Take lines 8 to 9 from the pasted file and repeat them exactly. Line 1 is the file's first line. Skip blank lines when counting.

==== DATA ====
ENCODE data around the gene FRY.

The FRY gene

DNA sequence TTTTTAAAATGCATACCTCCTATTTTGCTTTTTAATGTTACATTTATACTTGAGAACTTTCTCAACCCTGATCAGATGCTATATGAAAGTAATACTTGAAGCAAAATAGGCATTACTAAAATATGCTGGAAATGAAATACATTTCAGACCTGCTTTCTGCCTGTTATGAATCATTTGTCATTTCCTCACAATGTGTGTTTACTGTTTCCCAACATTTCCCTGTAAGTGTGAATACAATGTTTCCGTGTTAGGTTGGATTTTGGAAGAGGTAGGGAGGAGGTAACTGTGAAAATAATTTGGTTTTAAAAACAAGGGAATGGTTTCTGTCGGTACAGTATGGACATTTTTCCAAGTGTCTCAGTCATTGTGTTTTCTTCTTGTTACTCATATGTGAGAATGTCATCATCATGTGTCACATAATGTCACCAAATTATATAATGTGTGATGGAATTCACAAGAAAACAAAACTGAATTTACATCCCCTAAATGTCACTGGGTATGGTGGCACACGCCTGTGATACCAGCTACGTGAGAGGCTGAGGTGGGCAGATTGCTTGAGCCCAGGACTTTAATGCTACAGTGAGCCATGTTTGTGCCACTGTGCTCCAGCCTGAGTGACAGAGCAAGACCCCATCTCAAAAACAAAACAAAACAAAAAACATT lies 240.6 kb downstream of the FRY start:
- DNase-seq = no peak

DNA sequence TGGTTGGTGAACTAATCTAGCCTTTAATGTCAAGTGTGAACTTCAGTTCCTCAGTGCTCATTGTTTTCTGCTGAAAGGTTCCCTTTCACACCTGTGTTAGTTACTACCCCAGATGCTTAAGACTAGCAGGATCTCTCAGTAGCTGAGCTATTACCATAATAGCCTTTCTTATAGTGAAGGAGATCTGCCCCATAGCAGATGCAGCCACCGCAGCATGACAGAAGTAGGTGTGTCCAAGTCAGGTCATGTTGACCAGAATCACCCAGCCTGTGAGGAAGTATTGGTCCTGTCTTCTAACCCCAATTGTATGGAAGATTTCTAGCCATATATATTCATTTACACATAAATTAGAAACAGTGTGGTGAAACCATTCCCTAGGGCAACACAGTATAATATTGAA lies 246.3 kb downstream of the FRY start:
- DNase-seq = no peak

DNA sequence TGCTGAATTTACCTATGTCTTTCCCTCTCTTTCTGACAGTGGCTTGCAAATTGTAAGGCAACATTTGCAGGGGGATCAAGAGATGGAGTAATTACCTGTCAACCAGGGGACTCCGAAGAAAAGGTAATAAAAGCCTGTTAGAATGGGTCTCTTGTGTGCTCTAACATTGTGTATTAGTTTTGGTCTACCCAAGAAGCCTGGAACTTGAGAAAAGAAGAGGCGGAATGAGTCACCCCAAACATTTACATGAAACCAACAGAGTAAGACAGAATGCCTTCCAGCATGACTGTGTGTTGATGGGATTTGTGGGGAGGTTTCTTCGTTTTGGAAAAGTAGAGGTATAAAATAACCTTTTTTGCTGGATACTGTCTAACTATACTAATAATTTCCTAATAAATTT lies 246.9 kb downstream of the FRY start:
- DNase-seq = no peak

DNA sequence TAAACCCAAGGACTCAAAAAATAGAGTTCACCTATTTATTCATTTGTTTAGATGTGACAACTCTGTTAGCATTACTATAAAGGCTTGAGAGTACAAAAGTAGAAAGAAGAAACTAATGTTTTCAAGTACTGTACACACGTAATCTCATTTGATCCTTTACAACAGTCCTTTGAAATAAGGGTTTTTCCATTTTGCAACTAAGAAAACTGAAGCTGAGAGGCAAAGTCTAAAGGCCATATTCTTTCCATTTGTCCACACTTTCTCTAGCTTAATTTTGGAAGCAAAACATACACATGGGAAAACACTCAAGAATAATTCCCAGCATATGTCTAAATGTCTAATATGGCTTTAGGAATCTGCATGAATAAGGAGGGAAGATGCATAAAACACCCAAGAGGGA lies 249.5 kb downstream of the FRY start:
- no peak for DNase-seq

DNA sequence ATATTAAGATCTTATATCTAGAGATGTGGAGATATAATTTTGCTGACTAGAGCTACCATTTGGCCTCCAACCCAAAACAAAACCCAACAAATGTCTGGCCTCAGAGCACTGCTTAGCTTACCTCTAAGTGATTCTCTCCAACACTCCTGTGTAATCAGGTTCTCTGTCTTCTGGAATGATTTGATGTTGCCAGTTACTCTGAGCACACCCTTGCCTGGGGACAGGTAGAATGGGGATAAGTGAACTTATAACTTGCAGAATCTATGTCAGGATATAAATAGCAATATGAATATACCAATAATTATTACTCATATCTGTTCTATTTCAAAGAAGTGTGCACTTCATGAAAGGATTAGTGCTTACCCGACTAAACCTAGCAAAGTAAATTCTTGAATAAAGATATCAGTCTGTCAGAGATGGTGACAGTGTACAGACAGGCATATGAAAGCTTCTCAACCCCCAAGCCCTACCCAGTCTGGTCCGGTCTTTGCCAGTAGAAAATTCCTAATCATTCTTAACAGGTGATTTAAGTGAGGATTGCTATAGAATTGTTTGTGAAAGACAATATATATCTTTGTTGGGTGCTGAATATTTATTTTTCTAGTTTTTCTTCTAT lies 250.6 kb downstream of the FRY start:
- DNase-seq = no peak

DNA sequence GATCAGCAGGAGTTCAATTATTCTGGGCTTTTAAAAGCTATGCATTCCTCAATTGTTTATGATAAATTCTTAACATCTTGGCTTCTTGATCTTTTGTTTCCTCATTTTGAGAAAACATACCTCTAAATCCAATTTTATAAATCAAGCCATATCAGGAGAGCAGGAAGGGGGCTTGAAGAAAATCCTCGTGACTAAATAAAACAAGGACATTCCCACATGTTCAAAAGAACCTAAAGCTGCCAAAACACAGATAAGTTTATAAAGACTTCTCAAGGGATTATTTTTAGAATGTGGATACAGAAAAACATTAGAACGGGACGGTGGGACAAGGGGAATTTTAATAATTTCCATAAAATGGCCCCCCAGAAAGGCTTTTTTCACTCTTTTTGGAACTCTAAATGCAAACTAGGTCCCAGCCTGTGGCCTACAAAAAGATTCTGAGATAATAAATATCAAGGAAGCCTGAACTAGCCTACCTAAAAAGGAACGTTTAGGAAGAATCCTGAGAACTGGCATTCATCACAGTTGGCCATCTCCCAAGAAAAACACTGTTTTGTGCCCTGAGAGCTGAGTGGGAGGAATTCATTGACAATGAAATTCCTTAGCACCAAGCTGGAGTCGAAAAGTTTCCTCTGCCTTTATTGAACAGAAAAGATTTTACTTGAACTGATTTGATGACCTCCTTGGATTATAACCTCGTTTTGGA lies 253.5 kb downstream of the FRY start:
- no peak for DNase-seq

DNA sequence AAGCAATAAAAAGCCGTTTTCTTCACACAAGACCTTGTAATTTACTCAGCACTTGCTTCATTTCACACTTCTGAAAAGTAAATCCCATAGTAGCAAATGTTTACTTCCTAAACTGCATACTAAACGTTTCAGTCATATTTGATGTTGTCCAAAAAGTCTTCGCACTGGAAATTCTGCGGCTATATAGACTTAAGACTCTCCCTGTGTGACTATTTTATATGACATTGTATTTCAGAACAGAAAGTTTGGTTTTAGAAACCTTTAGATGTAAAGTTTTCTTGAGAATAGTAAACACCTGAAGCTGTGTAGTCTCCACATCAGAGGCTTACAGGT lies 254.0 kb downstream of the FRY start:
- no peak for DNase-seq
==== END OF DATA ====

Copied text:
- DNase-seq = no peak

DNA sequence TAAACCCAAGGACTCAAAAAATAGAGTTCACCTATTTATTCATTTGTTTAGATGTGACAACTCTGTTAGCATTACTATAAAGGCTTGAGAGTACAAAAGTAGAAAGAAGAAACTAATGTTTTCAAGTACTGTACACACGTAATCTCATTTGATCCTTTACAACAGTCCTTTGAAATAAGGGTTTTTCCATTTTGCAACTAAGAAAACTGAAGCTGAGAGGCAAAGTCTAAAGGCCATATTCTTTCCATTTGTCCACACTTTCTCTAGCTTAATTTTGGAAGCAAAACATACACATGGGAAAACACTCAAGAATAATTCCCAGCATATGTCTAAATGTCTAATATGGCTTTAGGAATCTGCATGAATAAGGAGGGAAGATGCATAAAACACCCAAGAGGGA lies 249.5 kb downstream of the FRY start: